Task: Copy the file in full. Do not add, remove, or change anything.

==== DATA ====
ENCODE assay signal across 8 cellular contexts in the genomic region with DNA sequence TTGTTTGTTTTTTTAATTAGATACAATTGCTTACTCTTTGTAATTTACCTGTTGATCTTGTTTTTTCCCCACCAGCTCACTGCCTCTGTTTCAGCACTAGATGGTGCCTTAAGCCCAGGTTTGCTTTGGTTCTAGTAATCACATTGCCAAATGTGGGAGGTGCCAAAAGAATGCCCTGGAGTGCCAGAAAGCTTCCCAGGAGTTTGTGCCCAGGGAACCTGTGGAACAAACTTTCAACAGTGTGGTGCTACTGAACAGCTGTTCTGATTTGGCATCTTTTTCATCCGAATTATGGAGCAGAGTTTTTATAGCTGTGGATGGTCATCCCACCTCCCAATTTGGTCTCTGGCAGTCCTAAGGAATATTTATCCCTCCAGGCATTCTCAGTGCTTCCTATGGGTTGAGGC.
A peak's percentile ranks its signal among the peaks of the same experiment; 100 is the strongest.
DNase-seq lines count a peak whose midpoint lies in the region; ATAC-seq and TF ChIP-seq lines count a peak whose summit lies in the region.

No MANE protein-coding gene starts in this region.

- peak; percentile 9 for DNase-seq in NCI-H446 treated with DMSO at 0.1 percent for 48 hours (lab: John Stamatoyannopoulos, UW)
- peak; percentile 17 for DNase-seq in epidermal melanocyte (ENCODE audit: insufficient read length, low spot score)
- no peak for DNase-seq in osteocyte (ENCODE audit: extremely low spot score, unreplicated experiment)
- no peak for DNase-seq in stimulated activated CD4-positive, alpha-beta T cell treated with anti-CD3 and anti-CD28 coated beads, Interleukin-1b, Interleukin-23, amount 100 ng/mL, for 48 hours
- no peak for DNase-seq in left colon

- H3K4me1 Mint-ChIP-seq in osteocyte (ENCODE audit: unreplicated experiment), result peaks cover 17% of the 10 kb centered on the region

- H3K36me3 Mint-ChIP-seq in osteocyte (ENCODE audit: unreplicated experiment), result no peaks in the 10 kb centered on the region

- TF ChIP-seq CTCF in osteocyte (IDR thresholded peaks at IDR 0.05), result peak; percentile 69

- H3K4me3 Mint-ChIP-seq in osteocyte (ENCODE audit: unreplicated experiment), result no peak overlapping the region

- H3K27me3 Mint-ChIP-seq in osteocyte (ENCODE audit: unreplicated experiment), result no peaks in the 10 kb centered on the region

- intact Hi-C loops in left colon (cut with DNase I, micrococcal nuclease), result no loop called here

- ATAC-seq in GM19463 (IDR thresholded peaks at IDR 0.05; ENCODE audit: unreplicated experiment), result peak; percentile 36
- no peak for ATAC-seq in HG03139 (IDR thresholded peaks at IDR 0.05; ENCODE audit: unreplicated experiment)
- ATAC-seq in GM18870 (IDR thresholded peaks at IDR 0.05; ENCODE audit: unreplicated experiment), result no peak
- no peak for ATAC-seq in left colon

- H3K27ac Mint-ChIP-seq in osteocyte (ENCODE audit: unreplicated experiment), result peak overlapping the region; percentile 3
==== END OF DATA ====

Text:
ENCODE assay signal across 8 cellular contexts in the genomic region with DNA sequence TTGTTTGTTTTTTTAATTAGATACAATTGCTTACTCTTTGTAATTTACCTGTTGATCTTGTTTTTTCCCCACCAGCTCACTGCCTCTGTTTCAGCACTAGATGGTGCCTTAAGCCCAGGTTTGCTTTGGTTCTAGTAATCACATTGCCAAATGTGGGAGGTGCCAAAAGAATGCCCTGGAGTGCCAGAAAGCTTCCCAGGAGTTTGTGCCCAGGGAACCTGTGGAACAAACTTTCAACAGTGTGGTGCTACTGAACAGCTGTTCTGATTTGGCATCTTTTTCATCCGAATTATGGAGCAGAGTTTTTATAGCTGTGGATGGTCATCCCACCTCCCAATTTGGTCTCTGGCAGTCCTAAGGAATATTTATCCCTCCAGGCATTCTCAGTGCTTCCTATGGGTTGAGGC.
A peak's percentile ranks its signal among the peaks of the same experiment; 100 is the strongest.
DNase-seq lines count a peak whose midpoint lies in the region; ATAC-seq and TF ChIP-seq lines count a peak whose summit lies in the region.

No MANE protein-coding gene starts in this region.

- peak; percentile 9 for DNase-seq in NCI-H446 treated with DMSO at 0.1 percent for 48 hours (lab: John Stamatoyannopoulos, UW)
- peak; percentile 17 for DNase-seq in epidermal melanocyte (ENCODE audit: insufficient read length, low spot score)
- no peak for DNase-seq in osteocyte (ENCODE audit: extremely low spot score, unreplicated experiment)
- no peak for DNase-seq in stimulated activated CD4-positive, alpha-beta T cell treated with anti-CD3 and anti-CD28 coated beads, Interleukin-1b, Interleukin-23, amount 100 ng/mL, for 48 hours
- no peak for DNase-seq in left colon

- H3K4me1 Mint-ChIP-seq in osteocyte (ENCODE audit: unreplicated experiment), result peaks cover 17% of the 10 kb centered on the region

- H3K36me3 Mint-ChIP-seq in osteocyte (ENCODE audit: unreplicated experiment), result no peaks in the 10 kb centered on the region

- TF ChIP-seq CTCF in osteocyte (IDR thresholded peaks at IDR 0.05), result peak; percentile 69

- H3K4me3 Mint-ChIP-seq in osteocyte (ENCODE audit: unreplicated experiment), result no peak overlapping the region

- H3K27me3 Mint-ChIP-seq in osteocyte (ENCODE audit: unreplicated experiment), result no peaks in the 10 kb centered on the region

- intact Hi-C loops in left colon (cut with DNase I, micrococcal nuclease), result no loop called here

- ATAC-seq in GM19463 (IDR thresholded peaks at IDR 0.05; ENCODE audit: unreplicated experiment), result peak; percentile 36
- no peak for ATAC-seq in HG03139 (IDR thresholded peaks at IDR 0.05; ENCODE audit: unreplicated experiment)
- ATAC-seq in GM18870 (IDR thresholded peaks at IDR 0.05; ENCODE audit: unreplicated experiment), result no peak
- no peak for ATAC-seq in left colon

- H3K27ac Mint-ChIP-seq in osteocyte (ENCODE audit: unreplicated experiment), result peak overlapping the region; percentile 3